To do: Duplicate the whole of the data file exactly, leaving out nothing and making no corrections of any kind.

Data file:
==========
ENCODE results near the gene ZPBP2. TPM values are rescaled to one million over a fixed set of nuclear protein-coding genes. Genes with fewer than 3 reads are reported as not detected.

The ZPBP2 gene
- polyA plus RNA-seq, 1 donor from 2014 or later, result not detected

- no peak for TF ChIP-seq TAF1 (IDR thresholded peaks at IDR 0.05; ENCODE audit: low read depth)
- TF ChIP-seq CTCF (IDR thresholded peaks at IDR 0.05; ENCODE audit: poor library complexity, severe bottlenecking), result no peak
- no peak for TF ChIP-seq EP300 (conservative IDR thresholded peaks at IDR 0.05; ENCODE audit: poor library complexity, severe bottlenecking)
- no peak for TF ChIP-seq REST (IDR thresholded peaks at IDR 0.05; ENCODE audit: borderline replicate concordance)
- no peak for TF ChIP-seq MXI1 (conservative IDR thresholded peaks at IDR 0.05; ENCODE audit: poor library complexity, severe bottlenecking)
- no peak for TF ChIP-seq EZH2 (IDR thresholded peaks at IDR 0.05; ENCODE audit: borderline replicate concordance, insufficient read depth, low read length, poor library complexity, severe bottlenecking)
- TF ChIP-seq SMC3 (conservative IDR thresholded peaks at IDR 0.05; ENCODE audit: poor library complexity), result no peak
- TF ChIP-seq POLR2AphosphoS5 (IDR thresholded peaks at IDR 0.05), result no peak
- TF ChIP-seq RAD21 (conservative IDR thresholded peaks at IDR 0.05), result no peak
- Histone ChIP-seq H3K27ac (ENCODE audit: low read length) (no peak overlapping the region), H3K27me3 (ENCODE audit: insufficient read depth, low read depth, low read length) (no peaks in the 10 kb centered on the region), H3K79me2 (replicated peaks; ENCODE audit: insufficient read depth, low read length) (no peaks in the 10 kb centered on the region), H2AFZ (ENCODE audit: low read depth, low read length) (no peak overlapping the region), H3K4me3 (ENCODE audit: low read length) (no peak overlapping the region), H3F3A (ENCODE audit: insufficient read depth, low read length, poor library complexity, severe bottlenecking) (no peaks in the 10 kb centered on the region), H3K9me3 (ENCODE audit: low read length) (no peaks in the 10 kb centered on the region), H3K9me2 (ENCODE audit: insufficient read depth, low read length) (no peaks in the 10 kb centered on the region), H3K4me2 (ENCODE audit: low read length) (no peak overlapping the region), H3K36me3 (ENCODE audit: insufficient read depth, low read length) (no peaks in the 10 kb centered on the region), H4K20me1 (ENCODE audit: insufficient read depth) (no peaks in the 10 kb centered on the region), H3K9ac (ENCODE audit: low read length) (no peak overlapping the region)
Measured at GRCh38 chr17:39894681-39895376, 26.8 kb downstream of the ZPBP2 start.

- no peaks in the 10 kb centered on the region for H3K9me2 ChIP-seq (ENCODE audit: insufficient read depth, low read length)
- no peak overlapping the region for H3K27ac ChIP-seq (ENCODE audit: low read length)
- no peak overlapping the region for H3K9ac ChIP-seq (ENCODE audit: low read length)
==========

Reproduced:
ENCODE results near the gene ZPBP2. TPM values are rescaled to one million over a fixed set of nuclear protein-coding genes. Genes with fewer than 3 reads are reported as not detected.

The ZPBP2 gene
- polyA plus RNA-seq, 1 donor from 2014 or later, result not detected

- no peak for TF ChIP-seq TAF1 (IDR thresholded peaks at IDR 0.05; ENCODE audit: low read depth)
- TF ChIP-seq CTCF (IDR thresholded peaks at IDR 0.05; ENCODE audit: poor library complexity, severe bottlenecking), result no peak
- no peak for TF ChIP-seq EP300 (conservative IDR thresholded peaks at IDR 0.05; ENCODE audit: poor library complexity, severe bottlenecking)
- no peak for TF ChIP-seq REST (IDR thresholded peaks at IDR 0.05; ENCODE audit: borderline replicate concordance)
- no peak for TF ChIP-seq MXI1 (conservative IDR thresholded peaks at IDR 0.05; ENCODE audit: poor library complexity, severe bottlenecking)
- no peak for TF ChIP-seq EZH2 (IDR thresholded peaks at IDR 0.05; ENCODE audit: borderline replicate concordance, insufficient read depth, low read length, poor library complexity, severe bottlenecking)
- TF ChIP-seq SMC3 (conservative IDR thresholded peaks at IDR 0.05; ENCODE audit: poor library complexity), result no peak
- TF ChIP-seq POLR2AphosphoS5 (IDR thresholded peaks at IDR 0.05), result no peak
- TF ChIP-seq RAD21 (conservative IDR thresholded peaks at IDR 0.05), result no peak
- Histone ChIP-seq H3K27ac (ENCODE audit: low read length) (no peak overlapping the region), H3K27me3 (ENCODE audit: insufficient read depth, low read depth, low read length) (no peaks in the 10 kb centered on the region), H3K79me2 (replicated peaks; ENCODE audit: insufficient read depth, low read length) (no peaks in the 10 kb centered on the region), H2AFZ (ENCODE audit: low read depth, low read length) (no peak overlapping the region), H3K4me3 (ENCODE audit: low read length) (no peak overlapping the region), H3F3A (ENCODE audit: insufficient read depth, low read length, poor library complexity, severe bottlenecking) (no peaks in the 10 kb centered on the region), H3K9me3 (ENCODE audit: low read length) (no peaks in the 10 kb centered on the region), H3K9me2 (ENCODE audit: insufficient read depth, low read length) (no peaks in the 10 kb centered on the region), H3K4me2 (ENCODE audit: low read length) (no peak overlapping the region), H3K36me3 (ENCODE audit: insufficient read depth, low read length) (no peaks in the 10 kb centered on the region), H4K20me1 (ENCODE audit: insufficient read depth) (no peaks in the 10 kb centered on the region), H3K9ac (ENCODE audit: low read length) (no peak overlapping the region)
Measured at GRCh38 chr17:39894681-39895376, 26.8 kb downstream of the ZPBP2 start.

- no peaks in the 10 kb centered on the region for H3K9me2 ChIP-seq (ENCODE audit: insufficient read depth, low read length)
- no peak overlapping the region for H3K27ac ChIP-seq (ENCODE audit: low read length)
- no peak overlapping the region for H3K9ac ChIP-seq (ENCODE audit: low read length)